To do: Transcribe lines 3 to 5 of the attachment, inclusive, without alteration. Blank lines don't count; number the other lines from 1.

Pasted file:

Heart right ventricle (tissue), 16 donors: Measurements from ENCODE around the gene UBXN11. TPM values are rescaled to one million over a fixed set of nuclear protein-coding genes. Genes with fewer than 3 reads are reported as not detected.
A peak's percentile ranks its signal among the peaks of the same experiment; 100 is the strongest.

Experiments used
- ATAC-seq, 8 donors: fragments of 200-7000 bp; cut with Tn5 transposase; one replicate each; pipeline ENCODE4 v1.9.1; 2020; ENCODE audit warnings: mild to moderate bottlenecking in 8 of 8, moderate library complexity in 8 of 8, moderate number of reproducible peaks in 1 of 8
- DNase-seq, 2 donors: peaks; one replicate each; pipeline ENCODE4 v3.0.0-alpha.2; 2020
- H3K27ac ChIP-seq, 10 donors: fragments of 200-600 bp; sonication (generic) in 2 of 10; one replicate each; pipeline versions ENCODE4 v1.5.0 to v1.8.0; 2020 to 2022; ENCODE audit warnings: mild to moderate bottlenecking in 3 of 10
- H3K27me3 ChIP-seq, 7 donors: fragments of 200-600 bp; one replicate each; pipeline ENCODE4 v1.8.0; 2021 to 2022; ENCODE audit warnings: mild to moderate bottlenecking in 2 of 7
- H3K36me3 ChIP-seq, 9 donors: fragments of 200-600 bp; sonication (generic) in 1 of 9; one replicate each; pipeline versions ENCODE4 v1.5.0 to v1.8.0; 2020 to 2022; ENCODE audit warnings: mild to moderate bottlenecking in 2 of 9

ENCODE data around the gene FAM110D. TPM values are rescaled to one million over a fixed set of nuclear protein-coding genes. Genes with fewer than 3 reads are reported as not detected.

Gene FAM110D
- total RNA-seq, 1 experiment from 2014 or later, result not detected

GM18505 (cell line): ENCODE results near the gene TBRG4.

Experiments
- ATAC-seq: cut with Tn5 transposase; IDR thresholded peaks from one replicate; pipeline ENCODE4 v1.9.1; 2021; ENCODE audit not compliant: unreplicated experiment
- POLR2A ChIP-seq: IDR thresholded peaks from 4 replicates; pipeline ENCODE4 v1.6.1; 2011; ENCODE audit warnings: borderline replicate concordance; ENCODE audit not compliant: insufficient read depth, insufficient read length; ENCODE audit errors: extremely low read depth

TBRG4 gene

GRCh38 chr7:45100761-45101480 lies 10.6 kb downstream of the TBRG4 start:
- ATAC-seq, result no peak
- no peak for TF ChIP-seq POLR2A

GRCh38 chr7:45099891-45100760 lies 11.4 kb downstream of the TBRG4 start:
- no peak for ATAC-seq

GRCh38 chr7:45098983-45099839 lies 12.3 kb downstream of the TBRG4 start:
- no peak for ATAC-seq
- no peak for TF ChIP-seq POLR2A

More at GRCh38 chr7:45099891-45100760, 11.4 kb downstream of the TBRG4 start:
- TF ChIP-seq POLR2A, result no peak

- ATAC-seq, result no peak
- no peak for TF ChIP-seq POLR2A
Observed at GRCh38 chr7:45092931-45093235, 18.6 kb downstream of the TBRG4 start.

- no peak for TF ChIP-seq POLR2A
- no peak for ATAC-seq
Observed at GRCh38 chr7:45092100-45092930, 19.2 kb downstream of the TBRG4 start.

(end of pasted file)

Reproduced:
Experiments used
- ATAC-seq, 8 donors: fragments of 200-7000 bp; cut with Tn5 transposase; one replicate each; pipeline ENCODE4 v1.9.1; 2020; ENCODE audit warnings: mild to moderate bottlenecking in 8 of 8, moderate library complexity in 8 of 8, moderate number of reproducible peaks in 1 of 8
- DNase-seq, 2 donors: peaks; one replicate each; pipeline ENCODE4 v3.0.0-alpha.2; 2020